- Associated Press - Thursday, August 13, 2015

GRANTS PASS, Ore. (AP) - Wendell Wood, a longtime environmental advocate and co-founder of the conservation group Oregon Wild, has died. He was 65.

His wife, Kathy, said Wood collapsed Tuesday hiking in the Prairie Creek Redwoods State Park south of Crescent City, California, where they lived since his retirement, and his heart had stopped by the time he was brought to a hospital.

Fellow activist Andy Kerr said Wood was a tenacious champion of ancient forests, and instrumental in Endangered Species Act protection for the short-nosed sucker and the Lost River sucker, two fish at the center of water battles in the Klamath Basin, and the western snowy plover.

After turning down a job with his family’s furniture factory outside Los Angeles, Wood taught high school biology in Myrtle Creek, Oregon, for four years before moving to Eugene in 1981 to work for Oregon Natural Resources Council, which became Oregon Wild. It was three years before he could get paid, his wife said.

“He decided he had a higher calling as a warrior for nature,” Kerr said. “We were all wanting to save forests and wilderness. We needed an organization and kind of made one.”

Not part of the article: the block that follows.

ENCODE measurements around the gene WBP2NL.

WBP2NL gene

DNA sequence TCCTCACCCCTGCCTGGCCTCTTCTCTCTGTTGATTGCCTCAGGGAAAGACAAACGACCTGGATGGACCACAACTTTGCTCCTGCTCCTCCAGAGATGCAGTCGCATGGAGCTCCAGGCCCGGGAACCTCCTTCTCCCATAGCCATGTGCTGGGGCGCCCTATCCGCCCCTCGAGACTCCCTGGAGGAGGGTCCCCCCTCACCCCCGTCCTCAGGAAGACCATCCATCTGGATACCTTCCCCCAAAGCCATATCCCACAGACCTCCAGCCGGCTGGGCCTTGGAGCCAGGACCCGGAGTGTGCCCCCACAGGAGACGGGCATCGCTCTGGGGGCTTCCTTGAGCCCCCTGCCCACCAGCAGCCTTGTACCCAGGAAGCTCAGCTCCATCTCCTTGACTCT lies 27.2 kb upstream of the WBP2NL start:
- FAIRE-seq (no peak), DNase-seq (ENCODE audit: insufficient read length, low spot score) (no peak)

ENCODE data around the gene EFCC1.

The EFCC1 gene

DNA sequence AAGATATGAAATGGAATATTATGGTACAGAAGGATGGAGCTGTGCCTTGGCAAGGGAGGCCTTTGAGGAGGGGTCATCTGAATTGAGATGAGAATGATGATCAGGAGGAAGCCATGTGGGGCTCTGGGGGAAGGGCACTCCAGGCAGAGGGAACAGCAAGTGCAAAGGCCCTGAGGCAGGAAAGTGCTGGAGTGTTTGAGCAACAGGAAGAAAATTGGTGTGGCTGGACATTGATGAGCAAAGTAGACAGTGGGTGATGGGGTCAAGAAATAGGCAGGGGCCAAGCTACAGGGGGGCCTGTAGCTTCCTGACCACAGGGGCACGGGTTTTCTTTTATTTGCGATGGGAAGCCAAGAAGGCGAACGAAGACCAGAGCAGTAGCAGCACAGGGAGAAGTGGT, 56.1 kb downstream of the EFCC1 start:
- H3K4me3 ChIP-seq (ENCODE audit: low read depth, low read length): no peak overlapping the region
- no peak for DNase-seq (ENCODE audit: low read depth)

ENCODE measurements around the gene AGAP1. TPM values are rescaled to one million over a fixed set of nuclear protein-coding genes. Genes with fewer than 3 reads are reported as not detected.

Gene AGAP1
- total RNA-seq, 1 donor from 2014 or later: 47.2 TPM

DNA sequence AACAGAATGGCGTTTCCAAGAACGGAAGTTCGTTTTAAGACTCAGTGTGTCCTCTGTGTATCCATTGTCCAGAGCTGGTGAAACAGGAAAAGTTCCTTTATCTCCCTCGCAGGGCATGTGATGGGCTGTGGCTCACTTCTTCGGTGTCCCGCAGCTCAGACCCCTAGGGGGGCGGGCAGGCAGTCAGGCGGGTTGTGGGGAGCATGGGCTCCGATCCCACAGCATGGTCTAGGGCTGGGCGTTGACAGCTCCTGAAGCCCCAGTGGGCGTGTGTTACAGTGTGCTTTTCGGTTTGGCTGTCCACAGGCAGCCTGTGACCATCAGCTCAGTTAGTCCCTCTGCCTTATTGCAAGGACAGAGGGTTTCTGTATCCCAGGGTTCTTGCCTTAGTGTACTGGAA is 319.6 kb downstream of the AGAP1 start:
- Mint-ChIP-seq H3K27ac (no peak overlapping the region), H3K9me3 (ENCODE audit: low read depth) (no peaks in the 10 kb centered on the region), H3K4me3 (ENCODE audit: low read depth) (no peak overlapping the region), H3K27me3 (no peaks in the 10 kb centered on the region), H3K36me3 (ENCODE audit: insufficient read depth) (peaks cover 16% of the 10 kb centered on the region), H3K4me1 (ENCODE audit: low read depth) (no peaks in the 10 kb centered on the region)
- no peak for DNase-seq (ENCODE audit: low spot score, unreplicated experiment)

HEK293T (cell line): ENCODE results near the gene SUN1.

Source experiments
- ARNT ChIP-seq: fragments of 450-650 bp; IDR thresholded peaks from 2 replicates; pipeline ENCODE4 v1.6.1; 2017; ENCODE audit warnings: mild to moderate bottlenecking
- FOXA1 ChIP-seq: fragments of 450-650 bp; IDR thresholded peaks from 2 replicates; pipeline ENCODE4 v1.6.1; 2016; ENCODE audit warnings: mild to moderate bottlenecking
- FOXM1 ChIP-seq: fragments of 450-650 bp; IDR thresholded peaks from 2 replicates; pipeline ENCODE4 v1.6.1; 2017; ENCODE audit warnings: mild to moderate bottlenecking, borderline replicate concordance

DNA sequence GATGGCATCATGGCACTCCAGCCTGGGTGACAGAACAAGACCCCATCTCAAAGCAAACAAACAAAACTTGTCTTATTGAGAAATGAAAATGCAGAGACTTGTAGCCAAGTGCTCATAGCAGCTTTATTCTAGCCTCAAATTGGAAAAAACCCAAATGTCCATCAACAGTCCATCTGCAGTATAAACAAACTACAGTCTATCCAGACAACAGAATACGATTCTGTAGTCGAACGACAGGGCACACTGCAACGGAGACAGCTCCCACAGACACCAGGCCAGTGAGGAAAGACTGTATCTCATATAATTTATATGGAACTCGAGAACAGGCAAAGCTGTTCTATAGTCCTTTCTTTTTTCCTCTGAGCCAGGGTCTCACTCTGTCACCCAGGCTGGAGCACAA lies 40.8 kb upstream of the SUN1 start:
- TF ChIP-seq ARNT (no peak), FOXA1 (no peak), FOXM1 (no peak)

Kerr recalled that at one point during the battles over the northern spotted owl, which ultimately cut logging by 90 percent on federal lands in Oregon, Washington and northern California in 1994, Wood informed him that they had just filed administrative appeals to stop 228 timber sales on national forests.

“I later was called before a congressional committee to explain that, which I happily did,” Kerr said.

Oregon Wild executive director Sean Stevens called Wood “the conscience of the environmental community” who seemed to have eyes and ears everywhere.

Wood’s efforts on behalf of fish and wildlife in the Klamath Basin in the midst of intense water battles and attempts to develop a ski area earned him death threats, fellow activist Jim McCarthy recalled.

Kerr thought of Wood as “the forests’ best goalie,” tenacious in his defense of nature, but with a lovable personality.

“He was tenacious in not letting them score, not letting that timber sale get through, not letting that road project get through,” Kerr said.

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